Simulating Post-Dam Removal Effects of Hatchery Operations and Disease on Juvenile Chinook Salmon (Oncorhynchus tshawytscha) Production in the Lower Klamath River, California
The Federal Energy Regulatory Commission has been considering the approval to breach four dams on lower Klamath River in southern Oregon and northern California. Approval of this application would allow for Strikeouts indicate text deletion hereafter. decommissioning and dam removal, beginning as early as 2023. This action would affect Klamath River salmon (Oncorhynchus ssp.) populations, a critical food source for federally endangered Southern Resident Killer Whales (Orcinus orca). In the long run, reintroduction of salmon populations to the upper Klamath River Basin may increase salmon abundance available to Southern Resident Killer Whales, but in the near term, it is uncertain how changes in hatchery management and disease-caused mortality by the myxosporean parasite Ceratonova shasta will influence abundance of salmon populations entering the ocean. To assess this uncertainty, we used the Stream Salmonid Simulator (S3) to simulate population dynamics of juvenile Chinook salmon (Oncorhynchus tshawytscha) for nine different population sources that rear and migrate through the Klamath River.
S3 is a spatially explicit population model that runs on a daily time-step and simulates daily growth, survival, and movement of juvenile Chinook salmon from the time of spawning through ocean entry. The key features of this model relevant to this report include (1) a C. shasta disease submodel; (2) a temperature-dependent bioenergetics model that calculates daily growth rates; (3) size-dependent movement; (4) density-dependent dynamics that are influenced by the effect of flow on suitable habitat area; and (5) habitat, river flow, and water temperature specific to each scenario.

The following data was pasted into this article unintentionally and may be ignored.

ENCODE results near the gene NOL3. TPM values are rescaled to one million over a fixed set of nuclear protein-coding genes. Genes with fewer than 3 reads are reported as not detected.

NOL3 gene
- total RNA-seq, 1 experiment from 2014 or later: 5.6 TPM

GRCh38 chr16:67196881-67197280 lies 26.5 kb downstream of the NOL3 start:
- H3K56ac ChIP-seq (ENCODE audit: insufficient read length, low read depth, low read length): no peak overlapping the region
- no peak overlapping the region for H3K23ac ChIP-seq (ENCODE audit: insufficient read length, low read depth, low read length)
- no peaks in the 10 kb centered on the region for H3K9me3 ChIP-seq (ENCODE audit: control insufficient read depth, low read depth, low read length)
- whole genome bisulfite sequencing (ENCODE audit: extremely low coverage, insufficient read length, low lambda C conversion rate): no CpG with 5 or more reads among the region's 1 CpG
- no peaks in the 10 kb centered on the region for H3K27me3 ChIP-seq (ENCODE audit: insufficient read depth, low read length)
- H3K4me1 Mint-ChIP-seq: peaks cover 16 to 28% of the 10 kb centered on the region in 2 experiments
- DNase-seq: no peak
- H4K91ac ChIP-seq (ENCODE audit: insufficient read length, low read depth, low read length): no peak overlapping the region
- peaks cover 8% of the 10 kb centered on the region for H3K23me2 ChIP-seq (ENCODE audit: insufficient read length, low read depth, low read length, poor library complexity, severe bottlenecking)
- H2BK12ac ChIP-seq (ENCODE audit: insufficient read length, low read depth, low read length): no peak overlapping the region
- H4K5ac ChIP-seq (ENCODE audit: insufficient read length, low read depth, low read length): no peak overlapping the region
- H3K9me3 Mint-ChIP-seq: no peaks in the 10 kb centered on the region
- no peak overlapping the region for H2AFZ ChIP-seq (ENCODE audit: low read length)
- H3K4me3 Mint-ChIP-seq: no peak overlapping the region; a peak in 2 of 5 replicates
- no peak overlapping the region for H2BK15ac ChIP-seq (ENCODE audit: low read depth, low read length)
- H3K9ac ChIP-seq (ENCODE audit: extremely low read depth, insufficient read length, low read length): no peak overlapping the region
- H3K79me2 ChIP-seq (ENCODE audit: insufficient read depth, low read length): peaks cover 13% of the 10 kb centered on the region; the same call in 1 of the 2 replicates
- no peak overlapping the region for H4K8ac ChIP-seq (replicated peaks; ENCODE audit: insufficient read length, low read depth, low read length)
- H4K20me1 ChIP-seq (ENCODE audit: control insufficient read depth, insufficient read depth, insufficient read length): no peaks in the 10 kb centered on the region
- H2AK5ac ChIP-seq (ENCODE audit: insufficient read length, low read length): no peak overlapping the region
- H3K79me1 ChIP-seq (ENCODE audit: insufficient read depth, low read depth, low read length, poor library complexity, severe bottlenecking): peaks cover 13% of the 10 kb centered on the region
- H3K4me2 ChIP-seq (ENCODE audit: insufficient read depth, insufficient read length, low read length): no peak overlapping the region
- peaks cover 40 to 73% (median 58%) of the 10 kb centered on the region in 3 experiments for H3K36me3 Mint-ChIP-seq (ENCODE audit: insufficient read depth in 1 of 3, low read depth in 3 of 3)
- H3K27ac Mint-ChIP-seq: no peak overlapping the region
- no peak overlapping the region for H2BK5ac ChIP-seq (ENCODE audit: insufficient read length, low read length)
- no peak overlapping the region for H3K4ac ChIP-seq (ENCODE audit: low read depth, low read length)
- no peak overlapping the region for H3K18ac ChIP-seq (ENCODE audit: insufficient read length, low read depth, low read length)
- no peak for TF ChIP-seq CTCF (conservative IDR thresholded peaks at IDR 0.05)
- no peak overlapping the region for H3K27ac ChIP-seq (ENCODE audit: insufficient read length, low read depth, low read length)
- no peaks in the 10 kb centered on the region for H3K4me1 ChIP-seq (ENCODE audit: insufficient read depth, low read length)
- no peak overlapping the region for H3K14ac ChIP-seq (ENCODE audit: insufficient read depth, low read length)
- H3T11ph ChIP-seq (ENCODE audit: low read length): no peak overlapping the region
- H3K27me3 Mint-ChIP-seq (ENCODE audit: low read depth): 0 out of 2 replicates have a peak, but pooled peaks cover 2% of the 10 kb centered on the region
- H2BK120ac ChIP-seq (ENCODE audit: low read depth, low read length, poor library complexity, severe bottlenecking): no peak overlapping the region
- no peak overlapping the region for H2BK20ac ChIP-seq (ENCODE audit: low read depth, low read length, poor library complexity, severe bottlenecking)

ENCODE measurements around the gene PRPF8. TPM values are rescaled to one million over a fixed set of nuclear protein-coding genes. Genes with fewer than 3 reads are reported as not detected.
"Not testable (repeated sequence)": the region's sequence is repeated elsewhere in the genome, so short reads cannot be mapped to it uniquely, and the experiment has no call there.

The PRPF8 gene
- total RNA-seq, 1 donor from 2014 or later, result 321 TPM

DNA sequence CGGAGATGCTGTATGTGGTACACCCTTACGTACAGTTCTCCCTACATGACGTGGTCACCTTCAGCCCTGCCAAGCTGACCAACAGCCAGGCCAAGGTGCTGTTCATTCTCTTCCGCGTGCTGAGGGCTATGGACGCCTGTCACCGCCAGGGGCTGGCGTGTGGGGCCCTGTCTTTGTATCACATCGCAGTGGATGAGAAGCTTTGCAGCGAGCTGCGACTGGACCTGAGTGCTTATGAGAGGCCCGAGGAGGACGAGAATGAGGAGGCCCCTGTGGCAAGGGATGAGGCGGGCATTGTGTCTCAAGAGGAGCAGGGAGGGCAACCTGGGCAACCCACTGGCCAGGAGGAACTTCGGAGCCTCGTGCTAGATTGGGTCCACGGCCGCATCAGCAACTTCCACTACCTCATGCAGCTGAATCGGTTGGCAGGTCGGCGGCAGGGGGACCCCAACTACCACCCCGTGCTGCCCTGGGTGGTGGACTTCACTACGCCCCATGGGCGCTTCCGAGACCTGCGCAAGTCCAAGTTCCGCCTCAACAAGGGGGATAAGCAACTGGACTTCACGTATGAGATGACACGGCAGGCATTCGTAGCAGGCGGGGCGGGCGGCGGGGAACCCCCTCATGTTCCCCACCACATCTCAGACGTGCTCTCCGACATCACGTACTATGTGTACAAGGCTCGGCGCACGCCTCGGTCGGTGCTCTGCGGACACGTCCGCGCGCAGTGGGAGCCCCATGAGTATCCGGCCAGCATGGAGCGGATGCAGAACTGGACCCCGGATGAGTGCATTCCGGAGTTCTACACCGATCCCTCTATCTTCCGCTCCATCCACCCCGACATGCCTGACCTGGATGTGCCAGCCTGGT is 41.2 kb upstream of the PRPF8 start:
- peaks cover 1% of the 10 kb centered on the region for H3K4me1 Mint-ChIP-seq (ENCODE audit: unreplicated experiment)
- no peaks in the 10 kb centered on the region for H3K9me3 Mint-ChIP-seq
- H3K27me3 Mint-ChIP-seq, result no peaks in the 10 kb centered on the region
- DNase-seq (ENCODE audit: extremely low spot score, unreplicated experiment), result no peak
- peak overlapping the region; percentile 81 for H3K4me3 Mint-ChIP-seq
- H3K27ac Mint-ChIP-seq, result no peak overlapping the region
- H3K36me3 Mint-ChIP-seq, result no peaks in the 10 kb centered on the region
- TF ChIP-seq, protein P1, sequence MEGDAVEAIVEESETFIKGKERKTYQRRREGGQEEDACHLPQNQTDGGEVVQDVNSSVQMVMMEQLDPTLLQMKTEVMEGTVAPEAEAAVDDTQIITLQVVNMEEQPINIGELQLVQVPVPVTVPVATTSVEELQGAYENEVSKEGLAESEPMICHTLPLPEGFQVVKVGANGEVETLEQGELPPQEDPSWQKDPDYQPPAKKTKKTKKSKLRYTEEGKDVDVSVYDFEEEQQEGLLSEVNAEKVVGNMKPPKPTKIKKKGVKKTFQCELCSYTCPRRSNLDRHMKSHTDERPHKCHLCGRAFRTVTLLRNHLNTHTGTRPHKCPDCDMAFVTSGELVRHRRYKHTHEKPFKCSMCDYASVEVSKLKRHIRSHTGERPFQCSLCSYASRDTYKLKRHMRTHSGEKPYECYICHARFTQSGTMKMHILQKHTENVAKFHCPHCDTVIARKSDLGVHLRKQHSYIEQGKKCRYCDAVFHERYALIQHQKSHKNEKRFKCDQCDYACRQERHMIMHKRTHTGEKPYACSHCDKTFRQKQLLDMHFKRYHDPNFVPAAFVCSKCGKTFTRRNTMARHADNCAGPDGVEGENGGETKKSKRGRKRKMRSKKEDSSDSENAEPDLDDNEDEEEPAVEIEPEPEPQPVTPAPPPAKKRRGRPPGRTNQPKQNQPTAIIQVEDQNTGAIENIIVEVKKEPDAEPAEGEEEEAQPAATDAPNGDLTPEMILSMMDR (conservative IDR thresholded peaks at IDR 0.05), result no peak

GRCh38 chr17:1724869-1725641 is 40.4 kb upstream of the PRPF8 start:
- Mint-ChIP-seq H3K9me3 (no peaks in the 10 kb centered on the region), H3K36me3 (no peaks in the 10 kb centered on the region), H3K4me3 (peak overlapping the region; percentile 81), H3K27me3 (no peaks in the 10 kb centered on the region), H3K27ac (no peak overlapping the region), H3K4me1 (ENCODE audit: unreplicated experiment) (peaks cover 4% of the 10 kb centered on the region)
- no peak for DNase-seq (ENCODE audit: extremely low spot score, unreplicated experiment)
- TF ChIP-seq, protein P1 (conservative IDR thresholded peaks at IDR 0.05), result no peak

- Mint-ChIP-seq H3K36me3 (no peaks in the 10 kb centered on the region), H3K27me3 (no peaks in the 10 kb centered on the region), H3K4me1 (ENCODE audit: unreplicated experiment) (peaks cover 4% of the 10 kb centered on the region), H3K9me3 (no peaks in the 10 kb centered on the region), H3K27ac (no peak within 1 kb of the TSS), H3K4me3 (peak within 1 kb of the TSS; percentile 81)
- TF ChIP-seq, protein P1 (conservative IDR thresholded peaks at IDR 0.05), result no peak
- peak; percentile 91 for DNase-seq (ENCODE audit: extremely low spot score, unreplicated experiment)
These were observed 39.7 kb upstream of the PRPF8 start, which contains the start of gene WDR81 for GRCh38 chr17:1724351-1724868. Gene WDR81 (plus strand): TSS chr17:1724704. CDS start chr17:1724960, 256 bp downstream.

We constructed and ran four scenarios: two scenarios for dams in place (Dams In) and dams removed (Dams Out), and given these dam-removal conditions, a low- and high-spore scenario for C. shasta. Each scenario was run for nine water years representing a range of conditions from dry to wet. Previously published daily river flows and water temperatures for Dams In and Dams Out provided physical inputs for each scenario. Daily spore concentrations were simulated using a three-part mechanistic model that used river discharge, water temperature, and the prevalence of infection (POI) of hatchery-origin Chinook salmon juveniles with C. shasta in the previous year3. We constructed two spore scenarios for each Dams In and Dams Out scenario, a “Low Spore” scenario and a “High Spore” scenario resulting in four scenarios for comparison. Spore scenarios were established by setting the prior-year POI of hatchery fish to 0.15 and 0.75 in the estimation of spore concentrations. Hatchery releases under Dams Out differed from those under the current Dams In scenario. Hatchery releases under the Dams Out scenario were modified to emulate changes in hatchery production that would occur under Dams Out conditions. This included moving hatchery production and releases from Iron Gate Dam to a proposed hatchery at Fall Creek, which would be located about 11 kilometers (km) upstream of Iron Gate Dam. It is anticipated that the Fall Creek hatchery would produce fewer fish at smaller and larger sizes at different release timings. For salmon inputs, we used observed historical abundance of main-stem spawners from brood year 2009 and juvenile salmon entering from tributaries in water year 2010, which represented an average return year for the 2005–18 period. Main-stem spawning was allowed to shift upstream from Iron Gate Dam under the Dams Out scenario. We also included hatchery-origin fish as natural spawners that would have otherwise returned to Iron Gate Hatchery in the first 3 years following dam removal.